Protein powders are concentrated sources of protein from animal or plant foods, such as dairy, eggs, rice or peas.
There are three common forms:
- Protein concentrates: Produced by extracting protein from whole food using heat and acid or enzymes. These typically supply 60–80% protein, with the remaining 20–40% composed of fat and carbs.
- Protein isolates: An additional filtering process removes more fat and carbs, further concentrating the protein. Protein isolate powders contain about 90–95% protein.
- Protein hydrolysates: Produced by further heating with acid or enzymes — which breaks the bonds between amino acids — hydrolysates are absorbed more quickly by your body and muscles.
Not everyone benefits from these powders. If your diet is already rich in high-quality protein, you likely won’t see much difference in your quality of life by adding protein powder.
However, athletes and people who regularly lift weights may find that taking protein powder helps maximize muscle gain and fat loss.Whey Protein
1. Whey Protein
Whey protein comes from milk. It is the liquid that separates from the curds during the cheesemaking process. It’s high in protein but also harbors lactose, a milk sugar that many people have difficulty digesting. While whey protein concentrate retains some lactose, the isolate version contains very little because most of this milk sugar is lost during processing.
Whey protein seems to reduce appetite at least as much as other types of protein (2) One study gave lean men four different types of liquid protein meals on different days. The whey-protein meals led to the largest decrease in appetite and the greatest reduction in calorie intake at the next meal.
2. Casein Protein
Like whey, casein is a protein found in milk. However, casein is digested and absorbed much more slowly. Casein forms a gel when it interacts with stomach acid, slowing down stomach emptying and delaying your bloodstream’s absorption of amino acids.
This results in a gradual, steadier exposure of your muscles to amino acids, reducing the rate of muscle protein breakdown (2).
However, one study in overweight men suggests that when calories are restricted, casein may have an edge over whey in improving body composition during resistance training (3).
3. Egg Protein
Eggs are an excellent source of high-quality protein. Of all whole foods, eggs have the highest protein digestibility-corrected amino acid score (PDCAAS).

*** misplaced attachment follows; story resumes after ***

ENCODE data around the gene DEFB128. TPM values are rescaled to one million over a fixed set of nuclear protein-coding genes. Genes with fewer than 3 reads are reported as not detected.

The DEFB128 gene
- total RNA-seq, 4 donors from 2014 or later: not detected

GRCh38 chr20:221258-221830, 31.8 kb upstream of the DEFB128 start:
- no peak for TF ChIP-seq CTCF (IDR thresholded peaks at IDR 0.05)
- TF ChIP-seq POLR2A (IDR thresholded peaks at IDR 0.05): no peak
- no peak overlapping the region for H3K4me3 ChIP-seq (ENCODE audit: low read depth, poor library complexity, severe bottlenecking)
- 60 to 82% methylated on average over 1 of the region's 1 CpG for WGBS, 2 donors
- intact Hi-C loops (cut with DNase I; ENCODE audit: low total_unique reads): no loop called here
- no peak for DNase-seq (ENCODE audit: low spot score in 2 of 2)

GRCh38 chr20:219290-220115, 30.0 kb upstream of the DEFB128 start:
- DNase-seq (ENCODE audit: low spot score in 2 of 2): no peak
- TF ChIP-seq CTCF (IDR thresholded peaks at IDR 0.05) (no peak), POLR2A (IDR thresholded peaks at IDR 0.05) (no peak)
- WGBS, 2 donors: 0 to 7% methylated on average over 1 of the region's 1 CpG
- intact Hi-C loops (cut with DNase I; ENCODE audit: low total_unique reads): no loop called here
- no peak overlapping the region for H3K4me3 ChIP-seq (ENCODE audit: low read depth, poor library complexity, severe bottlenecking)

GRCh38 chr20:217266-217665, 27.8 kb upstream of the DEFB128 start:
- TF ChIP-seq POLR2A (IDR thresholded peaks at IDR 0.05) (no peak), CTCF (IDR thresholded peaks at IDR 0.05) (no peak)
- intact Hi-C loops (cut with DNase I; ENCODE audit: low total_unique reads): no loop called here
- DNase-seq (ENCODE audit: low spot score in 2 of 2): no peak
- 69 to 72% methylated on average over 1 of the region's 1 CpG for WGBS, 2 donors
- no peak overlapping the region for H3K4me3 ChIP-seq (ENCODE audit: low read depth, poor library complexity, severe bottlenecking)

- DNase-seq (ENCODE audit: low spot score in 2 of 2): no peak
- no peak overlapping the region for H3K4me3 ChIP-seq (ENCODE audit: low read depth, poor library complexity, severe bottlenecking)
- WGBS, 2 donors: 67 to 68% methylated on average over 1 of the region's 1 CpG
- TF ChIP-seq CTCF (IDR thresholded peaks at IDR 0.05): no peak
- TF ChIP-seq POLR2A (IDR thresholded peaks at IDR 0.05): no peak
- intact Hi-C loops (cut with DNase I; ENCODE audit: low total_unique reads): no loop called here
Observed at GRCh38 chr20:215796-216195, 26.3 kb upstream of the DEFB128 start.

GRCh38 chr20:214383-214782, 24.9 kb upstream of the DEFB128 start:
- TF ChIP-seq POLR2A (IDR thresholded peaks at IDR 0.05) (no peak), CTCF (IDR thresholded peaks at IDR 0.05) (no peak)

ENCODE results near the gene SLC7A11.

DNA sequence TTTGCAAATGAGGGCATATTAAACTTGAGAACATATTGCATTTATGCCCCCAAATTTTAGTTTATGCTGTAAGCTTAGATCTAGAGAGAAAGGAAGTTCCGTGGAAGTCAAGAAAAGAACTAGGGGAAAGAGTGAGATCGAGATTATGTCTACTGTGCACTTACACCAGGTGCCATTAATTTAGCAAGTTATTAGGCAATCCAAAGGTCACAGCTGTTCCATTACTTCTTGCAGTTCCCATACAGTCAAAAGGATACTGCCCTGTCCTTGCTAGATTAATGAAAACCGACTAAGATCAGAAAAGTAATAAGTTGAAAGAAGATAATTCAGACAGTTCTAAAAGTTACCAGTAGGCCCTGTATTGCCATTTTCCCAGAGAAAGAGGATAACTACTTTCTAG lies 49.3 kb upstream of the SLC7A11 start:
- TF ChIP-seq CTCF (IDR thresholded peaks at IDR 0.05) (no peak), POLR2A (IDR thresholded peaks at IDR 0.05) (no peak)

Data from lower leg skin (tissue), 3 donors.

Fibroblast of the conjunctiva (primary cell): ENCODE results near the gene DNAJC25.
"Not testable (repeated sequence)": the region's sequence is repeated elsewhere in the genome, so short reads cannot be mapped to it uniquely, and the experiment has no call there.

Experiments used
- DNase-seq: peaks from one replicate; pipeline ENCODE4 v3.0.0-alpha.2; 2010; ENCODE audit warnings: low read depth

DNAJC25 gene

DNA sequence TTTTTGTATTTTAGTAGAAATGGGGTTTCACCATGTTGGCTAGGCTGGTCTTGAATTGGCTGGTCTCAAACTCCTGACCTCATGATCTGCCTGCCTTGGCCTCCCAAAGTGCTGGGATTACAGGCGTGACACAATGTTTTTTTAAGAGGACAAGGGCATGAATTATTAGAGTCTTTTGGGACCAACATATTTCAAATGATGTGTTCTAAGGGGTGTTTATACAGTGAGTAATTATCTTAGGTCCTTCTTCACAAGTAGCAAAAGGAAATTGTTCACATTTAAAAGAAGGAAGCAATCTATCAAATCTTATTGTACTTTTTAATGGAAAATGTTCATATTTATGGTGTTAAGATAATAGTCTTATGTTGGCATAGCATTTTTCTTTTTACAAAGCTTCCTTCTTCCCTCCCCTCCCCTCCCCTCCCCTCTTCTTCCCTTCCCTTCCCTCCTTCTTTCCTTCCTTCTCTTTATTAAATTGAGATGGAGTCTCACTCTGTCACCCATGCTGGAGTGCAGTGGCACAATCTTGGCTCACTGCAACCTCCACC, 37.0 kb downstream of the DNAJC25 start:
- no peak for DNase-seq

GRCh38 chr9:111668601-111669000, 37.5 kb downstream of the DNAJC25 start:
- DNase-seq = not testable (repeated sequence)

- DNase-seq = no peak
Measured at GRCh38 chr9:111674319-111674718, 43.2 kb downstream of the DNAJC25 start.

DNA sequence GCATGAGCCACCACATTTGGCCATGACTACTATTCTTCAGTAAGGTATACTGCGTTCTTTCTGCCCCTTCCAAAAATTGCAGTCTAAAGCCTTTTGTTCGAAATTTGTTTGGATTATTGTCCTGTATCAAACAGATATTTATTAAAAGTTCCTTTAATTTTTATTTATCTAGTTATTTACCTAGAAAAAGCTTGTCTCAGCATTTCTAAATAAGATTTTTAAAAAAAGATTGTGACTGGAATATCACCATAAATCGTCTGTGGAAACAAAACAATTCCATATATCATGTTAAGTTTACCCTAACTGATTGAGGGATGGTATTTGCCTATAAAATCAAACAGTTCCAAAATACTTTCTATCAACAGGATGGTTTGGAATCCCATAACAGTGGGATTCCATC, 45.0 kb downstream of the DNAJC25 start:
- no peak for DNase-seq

Eggs are also one of the best foods for decreasing appetite and helping you stay full for longer (1).
However, egg protein powders are typically made from egg whites rather than whole eggs. Although the protein quality remains excellent, you may experience less fullness because the high-fat yolks have been removed.
Like all animal products, eggs are a complete protein source. That means they provide all nine essential amino acids that your body can’t make itself. What’s more, egg protein is second only to whey as the highest source of leucine, the BCAA that plays the largest role in muscle health (2).
4. Pea Protein
Pea protein powder is especially popular among vegetarians, vegans and people with allergies or sensitivities to dairy or eggs. It’s made from the yellow split pea, a high-fiber legume that boasts all but one of the essential amino acids.
In a 12-week study in 161 men doing resistance training, those who took 1.8 ounces (50 grams) of pea protein daily experienced similar increases in muscle thickness as those who consumed the same amount of whey protein daily (1).
Though pea protein powder shows promise, more high-quality research is needed to confirm these results.
5. Hemp Protein
Hemp protein powder is another plant-based supplement that is gaining popularity. Although hemp is related to marijuana, it only contains trace amounts of the psychoactive component THC.
Hemp is rich in beneficial omega-3 fatty acids and several essential amino acids. However, it is not considered a complete protein because it has very low levels of the amino acids lysine and leucine.
While very little research exists on hemp protein, it appears to be a well-digested plant protein source (1).
6. Brown Rice Protein
Protein powders made from brown rice have been around for some time, but they are generally considered inferior to whey protein for building muscle. Although rice protein contains all of the essential amino acids, it is too low in lysine to be a complete protein.
There isn’t a lot of research on rice protein powder, but one study compared the effects of rice and whey powders in fit, young men. The eight-week study demonstrated that taking 1.7 ounces (48 grams) of rice or whey protein daily resulted in similar changes in body composition, muscle strength and recovery (1).
However, more research on brown rice protein is needed.
Although all protein powders provide a concentrated source of protein, certain types may be more effective at giving your body what it needs.
For Muscle Gain
Research has consistently confirmed whey protein’s ability to promote muscle mass and recovery. While whey concentrate is cheaper than whey isolate, it contains less protein by weight.
For Weight Loss
Casein protein, whey protein or a combination of the two may be the best protein supplement for promoting fullness and fat loss.